In the world of brain research it has not been clinically helpful to distinguish mind from body for a long time. It's perhaps the most important implication of recent neuroscience research - you cannot understand or treat either one in isolation. This intimate relationship between the biological and the mental/emotional aspects of our being has been coined "the mind-body connection".
When you have a thought, feel an emotion or take action on an impulse, your body responds. The emotional, neurological, glandular and immune systems are all wired together, speaking the same chemical language. Whatever happens in one system affects all others.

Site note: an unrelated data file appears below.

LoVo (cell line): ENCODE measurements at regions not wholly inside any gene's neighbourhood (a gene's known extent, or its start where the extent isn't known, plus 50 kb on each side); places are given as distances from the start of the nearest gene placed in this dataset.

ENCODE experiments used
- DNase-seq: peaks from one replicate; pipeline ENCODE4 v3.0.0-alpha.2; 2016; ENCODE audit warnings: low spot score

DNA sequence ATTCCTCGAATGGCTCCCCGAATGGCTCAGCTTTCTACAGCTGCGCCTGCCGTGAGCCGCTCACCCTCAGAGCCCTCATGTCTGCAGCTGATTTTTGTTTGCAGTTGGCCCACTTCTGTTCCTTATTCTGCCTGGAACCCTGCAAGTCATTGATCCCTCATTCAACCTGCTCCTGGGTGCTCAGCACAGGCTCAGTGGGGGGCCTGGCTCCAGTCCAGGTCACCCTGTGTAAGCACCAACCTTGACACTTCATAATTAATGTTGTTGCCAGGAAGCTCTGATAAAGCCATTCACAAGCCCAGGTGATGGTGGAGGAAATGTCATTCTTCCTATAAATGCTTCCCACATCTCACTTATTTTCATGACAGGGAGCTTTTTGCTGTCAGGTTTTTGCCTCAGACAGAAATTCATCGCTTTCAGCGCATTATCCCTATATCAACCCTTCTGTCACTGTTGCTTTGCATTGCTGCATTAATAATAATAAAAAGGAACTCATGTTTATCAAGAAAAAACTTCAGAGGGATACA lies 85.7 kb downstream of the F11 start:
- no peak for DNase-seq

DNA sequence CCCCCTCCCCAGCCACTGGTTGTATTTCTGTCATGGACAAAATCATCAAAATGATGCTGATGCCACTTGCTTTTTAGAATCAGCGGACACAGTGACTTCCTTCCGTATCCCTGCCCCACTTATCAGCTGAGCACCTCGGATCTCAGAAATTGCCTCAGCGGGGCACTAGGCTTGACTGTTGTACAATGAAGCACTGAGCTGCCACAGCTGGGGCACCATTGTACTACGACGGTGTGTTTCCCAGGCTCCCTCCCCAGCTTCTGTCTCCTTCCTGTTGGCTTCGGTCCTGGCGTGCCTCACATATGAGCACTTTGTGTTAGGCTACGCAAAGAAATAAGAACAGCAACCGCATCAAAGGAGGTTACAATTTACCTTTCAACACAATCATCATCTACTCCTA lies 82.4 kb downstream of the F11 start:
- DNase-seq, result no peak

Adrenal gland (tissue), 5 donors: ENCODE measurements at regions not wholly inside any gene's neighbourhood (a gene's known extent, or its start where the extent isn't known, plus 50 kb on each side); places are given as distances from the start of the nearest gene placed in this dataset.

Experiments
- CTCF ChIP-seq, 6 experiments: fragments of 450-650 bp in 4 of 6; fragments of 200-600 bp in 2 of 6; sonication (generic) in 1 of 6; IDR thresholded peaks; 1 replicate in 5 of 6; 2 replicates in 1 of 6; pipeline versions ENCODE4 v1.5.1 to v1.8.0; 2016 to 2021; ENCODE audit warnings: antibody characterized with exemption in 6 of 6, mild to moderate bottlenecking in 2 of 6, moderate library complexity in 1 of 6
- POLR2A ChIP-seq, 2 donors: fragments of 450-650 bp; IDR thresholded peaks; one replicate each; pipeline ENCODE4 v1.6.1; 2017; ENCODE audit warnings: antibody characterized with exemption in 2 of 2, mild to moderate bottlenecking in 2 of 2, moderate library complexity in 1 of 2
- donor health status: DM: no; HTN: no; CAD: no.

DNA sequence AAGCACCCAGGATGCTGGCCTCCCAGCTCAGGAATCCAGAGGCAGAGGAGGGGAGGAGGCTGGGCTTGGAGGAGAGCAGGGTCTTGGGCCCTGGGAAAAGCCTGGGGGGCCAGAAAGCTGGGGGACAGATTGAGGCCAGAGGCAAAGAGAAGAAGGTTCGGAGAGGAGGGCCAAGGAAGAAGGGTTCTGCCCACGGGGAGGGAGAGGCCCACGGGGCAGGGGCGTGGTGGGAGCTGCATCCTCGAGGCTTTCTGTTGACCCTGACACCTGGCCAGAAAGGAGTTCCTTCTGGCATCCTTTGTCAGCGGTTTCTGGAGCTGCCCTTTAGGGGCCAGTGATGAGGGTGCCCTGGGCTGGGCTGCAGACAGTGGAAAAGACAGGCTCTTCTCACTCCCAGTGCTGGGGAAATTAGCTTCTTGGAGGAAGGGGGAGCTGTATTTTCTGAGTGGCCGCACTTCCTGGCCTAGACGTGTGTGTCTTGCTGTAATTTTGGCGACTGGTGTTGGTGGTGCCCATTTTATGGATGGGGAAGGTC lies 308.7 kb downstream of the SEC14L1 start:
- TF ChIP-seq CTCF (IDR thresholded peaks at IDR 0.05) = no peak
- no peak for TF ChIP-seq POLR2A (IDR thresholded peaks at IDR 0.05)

For the most part we are unaware of the influence that the mind has over the body, since its impact is overwhelmingly non-conscious.
When we have a stimulating thought or feeling ("Oh my gosh, I forgot to turn off the stove!") neurochemicals are released into the bloodstream, changing the neurochemistry of the body.
When habits in thinking and feeling are rigid and unchanging, the same hormonal responses are induced repeatedly in the body. These are ultimately driven into inflexible, uncomfortable states of "dis-ease".
When you feel stressed, anxious or upset, the body tells you something isn't right. You don't have to be a doctor to know that high blood pressure or stomach ulcers frequently develop following a particularly stressful event, such as the loss of a loved one.
In fact, when your emotional health is poor you may experience all sorts of physical complaints, such as back or chest pain, extreme fatigue, insomnia, palpitations, sweating, weight gain or loss. Read on